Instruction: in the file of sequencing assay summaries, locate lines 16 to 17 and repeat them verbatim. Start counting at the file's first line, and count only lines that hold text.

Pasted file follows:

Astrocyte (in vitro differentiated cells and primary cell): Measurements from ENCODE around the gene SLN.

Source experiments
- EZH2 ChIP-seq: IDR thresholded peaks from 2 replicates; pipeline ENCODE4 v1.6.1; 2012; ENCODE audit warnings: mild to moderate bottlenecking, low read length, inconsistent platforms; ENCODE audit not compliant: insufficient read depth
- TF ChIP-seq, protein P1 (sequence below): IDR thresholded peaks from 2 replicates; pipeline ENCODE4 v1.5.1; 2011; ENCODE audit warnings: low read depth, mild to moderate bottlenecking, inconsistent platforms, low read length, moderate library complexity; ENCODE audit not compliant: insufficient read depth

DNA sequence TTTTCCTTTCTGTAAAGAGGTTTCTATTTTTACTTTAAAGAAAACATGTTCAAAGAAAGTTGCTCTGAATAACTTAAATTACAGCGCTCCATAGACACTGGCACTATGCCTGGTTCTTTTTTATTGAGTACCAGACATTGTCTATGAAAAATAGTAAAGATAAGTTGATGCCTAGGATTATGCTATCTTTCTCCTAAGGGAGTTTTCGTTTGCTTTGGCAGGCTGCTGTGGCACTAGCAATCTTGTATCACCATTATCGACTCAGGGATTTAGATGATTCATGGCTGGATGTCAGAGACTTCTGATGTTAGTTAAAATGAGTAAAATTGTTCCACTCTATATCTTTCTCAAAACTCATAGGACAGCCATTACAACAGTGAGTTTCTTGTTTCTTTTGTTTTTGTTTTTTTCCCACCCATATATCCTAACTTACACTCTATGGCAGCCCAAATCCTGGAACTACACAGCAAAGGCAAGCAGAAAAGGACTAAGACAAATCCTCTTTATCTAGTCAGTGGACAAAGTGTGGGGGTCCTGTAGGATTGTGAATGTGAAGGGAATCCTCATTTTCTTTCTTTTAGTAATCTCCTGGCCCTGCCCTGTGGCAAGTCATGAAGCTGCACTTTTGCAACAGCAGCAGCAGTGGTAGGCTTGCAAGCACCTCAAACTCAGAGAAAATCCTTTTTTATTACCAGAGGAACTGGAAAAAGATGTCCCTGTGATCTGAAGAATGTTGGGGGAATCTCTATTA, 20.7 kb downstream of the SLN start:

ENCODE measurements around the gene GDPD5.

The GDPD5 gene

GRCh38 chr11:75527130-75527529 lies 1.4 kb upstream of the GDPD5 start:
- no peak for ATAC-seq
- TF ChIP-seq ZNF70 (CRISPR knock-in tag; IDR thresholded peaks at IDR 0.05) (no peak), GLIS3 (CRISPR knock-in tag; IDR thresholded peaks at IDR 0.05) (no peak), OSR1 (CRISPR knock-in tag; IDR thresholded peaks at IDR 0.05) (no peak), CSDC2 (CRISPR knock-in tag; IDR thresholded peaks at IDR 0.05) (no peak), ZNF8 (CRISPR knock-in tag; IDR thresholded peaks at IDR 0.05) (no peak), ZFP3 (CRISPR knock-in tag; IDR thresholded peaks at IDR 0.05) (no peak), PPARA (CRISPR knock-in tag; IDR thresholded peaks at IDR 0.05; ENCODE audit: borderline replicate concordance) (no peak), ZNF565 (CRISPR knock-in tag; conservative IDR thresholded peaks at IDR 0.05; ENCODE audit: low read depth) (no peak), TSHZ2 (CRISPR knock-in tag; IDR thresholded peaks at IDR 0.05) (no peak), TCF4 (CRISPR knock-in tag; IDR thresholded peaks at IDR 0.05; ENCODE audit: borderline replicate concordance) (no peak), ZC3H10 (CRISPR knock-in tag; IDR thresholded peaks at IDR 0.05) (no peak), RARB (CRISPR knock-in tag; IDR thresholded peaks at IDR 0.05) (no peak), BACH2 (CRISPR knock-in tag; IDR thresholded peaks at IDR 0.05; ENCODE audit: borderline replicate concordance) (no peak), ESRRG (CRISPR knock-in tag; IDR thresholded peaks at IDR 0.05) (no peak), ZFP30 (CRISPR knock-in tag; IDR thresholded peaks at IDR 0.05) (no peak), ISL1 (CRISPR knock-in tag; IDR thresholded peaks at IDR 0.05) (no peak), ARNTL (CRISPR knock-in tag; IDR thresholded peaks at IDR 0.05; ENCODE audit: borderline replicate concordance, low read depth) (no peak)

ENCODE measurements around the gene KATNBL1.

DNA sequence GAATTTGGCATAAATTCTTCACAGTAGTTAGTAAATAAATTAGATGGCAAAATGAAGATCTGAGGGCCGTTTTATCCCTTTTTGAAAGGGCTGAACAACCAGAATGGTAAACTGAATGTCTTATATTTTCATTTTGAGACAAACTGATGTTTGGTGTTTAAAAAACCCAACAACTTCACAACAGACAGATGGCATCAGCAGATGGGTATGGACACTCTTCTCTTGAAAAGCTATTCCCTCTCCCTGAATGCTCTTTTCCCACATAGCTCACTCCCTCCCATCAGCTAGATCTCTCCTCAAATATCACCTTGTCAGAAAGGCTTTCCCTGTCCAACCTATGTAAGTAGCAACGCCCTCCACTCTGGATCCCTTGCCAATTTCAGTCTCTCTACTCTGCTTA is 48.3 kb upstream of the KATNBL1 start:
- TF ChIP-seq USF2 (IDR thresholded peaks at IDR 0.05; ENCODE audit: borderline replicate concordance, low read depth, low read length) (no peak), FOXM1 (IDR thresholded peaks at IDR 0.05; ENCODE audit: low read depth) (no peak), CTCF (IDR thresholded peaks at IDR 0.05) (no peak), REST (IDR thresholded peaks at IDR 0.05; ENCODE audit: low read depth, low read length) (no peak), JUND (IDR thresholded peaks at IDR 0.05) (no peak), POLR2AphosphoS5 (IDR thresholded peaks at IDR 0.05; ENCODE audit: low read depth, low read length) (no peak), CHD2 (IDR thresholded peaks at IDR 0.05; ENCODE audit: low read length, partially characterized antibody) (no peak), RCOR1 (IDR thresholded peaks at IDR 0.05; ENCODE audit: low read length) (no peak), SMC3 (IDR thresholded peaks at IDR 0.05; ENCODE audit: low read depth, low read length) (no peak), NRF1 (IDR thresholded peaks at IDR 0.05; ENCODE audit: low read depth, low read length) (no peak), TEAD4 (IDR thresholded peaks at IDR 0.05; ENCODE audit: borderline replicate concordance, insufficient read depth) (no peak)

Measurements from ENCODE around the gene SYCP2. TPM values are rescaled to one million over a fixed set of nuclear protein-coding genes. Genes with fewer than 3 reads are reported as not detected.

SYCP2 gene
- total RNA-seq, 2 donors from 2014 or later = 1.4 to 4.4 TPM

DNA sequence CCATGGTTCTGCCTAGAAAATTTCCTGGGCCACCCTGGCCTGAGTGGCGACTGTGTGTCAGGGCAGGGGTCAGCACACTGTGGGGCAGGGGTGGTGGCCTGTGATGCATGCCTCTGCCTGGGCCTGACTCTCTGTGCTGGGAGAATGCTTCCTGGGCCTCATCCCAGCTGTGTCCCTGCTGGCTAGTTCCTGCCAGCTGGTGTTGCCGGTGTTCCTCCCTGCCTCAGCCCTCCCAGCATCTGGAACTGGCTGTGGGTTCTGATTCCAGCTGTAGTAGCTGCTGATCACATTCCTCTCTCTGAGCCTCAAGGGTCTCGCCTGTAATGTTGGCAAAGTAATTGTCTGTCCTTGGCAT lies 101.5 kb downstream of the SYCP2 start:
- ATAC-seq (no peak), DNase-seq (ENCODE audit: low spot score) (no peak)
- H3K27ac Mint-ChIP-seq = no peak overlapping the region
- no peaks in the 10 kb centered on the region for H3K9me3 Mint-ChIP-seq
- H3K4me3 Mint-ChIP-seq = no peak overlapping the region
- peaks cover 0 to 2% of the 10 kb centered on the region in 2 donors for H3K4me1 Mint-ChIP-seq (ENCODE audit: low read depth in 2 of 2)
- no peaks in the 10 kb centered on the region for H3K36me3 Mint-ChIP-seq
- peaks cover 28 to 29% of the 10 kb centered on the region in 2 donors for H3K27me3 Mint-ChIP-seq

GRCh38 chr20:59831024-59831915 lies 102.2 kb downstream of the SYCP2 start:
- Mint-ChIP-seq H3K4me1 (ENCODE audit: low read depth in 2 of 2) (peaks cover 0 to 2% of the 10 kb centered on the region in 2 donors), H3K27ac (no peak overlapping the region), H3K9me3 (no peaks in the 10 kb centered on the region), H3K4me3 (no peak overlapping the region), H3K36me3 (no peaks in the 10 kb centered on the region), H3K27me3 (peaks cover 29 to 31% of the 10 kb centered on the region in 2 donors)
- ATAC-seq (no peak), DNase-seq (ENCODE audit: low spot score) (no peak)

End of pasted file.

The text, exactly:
- total RNA-seq, 2 donors from 2014 or later = 1.4 to 4.4 TPM

DNA sequence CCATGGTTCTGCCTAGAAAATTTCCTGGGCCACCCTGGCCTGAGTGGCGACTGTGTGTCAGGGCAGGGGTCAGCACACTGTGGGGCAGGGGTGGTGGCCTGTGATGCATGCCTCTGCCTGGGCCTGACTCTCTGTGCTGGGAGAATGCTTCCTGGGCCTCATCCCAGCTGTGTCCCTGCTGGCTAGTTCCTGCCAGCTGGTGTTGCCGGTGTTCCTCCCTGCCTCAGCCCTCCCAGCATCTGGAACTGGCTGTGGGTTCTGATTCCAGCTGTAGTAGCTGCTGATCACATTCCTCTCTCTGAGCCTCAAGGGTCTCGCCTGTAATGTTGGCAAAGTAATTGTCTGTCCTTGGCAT lies 101.5 kb downstream of the SYCP2 start: